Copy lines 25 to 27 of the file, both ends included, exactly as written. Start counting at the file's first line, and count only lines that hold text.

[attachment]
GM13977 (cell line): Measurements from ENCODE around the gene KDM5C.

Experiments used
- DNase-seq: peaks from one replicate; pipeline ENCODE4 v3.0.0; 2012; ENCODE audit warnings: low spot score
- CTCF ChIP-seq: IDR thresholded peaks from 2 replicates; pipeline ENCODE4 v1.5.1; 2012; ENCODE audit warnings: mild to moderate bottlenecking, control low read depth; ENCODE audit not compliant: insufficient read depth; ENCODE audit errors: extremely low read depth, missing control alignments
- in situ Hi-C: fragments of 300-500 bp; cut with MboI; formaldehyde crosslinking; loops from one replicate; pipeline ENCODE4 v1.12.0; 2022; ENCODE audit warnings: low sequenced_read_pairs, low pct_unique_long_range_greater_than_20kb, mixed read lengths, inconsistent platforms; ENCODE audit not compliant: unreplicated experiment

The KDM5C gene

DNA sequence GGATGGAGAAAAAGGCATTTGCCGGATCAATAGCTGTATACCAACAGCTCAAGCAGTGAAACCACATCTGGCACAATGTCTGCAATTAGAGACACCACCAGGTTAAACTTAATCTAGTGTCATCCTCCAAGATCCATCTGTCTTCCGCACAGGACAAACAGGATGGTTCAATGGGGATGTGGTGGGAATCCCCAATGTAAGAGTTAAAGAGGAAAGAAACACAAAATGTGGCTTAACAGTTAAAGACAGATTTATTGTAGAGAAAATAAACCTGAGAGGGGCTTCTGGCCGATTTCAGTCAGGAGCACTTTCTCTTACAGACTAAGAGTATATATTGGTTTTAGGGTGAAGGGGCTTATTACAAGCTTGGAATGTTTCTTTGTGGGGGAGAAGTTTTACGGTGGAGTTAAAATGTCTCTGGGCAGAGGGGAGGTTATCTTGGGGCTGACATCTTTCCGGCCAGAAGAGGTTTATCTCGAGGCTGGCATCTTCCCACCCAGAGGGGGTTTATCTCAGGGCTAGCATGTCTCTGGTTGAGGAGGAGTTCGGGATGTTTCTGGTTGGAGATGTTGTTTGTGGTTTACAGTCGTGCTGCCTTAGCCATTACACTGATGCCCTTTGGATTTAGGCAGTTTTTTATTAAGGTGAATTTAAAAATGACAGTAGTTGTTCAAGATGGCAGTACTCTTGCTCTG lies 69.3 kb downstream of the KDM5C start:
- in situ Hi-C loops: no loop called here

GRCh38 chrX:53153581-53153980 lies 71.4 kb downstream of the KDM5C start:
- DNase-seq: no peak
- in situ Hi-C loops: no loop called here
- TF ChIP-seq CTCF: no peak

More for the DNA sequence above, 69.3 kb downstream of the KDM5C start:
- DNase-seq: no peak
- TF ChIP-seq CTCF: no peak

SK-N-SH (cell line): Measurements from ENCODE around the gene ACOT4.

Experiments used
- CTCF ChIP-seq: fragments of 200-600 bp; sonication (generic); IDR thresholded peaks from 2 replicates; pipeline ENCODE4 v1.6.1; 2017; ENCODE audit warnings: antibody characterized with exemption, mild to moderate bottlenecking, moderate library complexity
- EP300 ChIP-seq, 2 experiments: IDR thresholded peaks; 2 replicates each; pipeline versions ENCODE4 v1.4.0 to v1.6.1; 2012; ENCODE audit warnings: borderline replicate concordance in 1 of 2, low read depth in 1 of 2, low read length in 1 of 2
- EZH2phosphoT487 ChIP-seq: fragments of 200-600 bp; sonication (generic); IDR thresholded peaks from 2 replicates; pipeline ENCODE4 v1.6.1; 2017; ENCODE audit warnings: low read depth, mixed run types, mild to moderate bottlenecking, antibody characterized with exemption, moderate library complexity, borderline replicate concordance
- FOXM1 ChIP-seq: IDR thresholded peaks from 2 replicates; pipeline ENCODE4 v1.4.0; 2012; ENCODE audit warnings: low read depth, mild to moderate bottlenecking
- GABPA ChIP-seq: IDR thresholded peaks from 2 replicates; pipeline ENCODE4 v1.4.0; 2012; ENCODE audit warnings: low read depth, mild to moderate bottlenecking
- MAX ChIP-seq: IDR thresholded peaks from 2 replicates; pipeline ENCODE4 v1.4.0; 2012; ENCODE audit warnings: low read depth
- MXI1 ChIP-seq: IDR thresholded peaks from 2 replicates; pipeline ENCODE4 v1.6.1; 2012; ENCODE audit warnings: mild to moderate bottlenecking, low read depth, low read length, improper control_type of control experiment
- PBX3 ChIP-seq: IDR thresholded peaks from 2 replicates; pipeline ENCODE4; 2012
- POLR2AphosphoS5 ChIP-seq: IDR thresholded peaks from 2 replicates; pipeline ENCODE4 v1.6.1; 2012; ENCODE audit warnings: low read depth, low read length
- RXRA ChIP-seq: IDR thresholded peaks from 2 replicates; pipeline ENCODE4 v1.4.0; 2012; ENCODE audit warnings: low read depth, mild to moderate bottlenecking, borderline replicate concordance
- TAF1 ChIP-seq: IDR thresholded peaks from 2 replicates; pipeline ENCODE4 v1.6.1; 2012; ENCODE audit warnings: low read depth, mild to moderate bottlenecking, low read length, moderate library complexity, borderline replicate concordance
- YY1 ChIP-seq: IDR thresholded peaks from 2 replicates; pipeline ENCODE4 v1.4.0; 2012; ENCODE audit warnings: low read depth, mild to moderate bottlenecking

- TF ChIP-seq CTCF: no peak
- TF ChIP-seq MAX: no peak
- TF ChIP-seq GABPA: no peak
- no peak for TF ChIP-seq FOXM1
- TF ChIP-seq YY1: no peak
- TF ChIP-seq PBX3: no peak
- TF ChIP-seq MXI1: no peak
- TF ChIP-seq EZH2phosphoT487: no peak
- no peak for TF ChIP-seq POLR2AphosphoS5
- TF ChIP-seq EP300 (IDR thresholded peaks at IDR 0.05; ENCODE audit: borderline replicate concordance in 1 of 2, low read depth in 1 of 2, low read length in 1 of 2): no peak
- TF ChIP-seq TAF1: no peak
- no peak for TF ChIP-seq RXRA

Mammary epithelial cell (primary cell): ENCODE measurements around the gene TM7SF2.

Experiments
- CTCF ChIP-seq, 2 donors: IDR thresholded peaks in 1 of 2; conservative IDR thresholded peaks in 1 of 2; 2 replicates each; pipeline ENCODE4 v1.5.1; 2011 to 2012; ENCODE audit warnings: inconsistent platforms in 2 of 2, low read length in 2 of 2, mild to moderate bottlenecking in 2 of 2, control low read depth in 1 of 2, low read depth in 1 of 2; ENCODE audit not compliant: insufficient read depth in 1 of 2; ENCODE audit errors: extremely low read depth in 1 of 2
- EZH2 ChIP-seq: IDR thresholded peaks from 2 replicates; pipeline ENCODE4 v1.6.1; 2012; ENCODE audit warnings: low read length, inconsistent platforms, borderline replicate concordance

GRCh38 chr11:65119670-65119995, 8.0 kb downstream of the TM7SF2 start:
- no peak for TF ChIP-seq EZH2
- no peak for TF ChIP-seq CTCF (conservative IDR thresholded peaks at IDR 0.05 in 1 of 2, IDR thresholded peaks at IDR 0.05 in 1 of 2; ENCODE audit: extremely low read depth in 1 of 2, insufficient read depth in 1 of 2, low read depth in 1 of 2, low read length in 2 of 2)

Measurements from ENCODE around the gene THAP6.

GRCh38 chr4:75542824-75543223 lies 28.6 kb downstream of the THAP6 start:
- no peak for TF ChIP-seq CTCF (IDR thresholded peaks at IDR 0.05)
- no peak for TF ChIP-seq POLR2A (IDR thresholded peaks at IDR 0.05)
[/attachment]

- PBX3 ChIP-seq: IDR thresholded peaks from 2 replicates; pipeline ENCODE4; 2012
- POLR2AphosphoS5 ChIP-seq: IDR thresholded peaks from 2 replicates; pipeline ENCODE4 v1.6.1; 2012; ENCODE audit warnings: low read depth, low read length
- RXRA ChIP-seq: IDR thresholded peaks from 2 replicates; pipeline ENCODE4 v1.4.0; 2012; ENCODE audit warnings: low read depth, mild to moderate bottlenecking, borderline replicate concordance